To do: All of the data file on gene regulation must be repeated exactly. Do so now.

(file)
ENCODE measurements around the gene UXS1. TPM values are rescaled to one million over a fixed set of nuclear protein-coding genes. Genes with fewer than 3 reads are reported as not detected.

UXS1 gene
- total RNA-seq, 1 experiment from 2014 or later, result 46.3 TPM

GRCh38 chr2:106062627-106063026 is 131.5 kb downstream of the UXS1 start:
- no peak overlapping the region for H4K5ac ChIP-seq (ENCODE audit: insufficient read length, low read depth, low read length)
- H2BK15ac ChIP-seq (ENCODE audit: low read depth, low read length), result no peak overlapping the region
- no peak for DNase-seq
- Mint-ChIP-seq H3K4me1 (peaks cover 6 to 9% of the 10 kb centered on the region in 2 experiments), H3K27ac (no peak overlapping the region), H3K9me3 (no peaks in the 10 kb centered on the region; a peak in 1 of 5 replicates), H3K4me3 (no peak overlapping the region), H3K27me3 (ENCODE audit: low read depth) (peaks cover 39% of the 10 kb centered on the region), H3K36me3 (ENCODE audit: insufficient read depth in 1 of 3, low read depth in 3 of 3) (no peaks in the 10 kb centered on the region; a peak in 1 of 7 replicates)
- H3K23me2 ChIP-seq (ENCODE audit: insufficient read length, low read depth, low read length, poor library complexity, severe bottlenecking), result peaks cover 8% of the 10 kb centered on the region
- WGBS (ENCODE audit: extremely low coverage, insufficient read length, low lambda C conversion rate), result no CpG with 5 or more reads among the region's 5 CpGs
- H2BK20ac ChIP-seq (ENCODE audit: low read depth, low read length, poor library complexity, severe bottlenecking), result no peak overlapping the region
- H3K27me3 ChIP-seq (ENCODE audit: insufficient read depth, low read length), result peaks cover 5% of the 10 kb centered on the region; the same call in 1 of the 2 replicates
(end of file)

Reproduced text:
ENCODE measurements around the gene UXS1. TPM values are rescaled to one million over a fixed set of nuclear protein-coding genes. Genes with fewer than 3 reads are reported as not detected.

UXS1 gene
- total RNA-seq, 1 experiment from 2014 or later, result 46.3 TPM

GRCh38 chr2:106062627-106063026 is 131.5 kb downstream of the UXS1 start:
- no peak overlapping the region for H4K5ac ChIP-seq (ENCODE audit: insufficient read length, low read depth, low read length)
- H2BK15ac ChIP-seq (ENCODE audit: low read depth, low read length), result no peak overlapping the region
- no peak for DNase-seq
- Mint-ChIP-seq H3K4me1 (peaks cover 6 to 9% of the 10 kb centered on the region in 2 experiments), H3K27ac (no peak overlapping the region), H3K9me3 (no peaks in the 10 kb centered on the region; a peak in 1 of 5 replicates), H3K4me3 (no peak overlapping the region), H3K27me3 (ENCODE audit: low read depth) (peaks cover 39% of the 10 kb centered on the region), H3K36me3 (ENCODE audit: insufficient read depth in 1 of 3, low read depth in 3 of 3) (no peaks in the 10 kb centered on the region; a peak in 1 of 7 replicates)
- H3K23me2 ChIP-seq (ENCODE audit: insufficient read length, low read depth, low read length, poor library complexity, severe bottlenecking), result peaks cover 8% of the 10 kb centered on the region
- WGBS (ENCODE audit: extremely low coverage, insufficient read length, low lambda C conversion rate), result no CpG with 5 or more reads among the region's 5 CpGs
- H2BK20ac ChIP-seq (ENCODE audit: low read depth, low read length, poor library complexity, severe bottlenecking), result no peak overlapping the region
- H3K27me3 ChIP-seq (ENCODE audit: insufficient read depth, low read length), result peaks cover 5% of the 10 kb centered on the region; the same call in 1 of the 2 replicates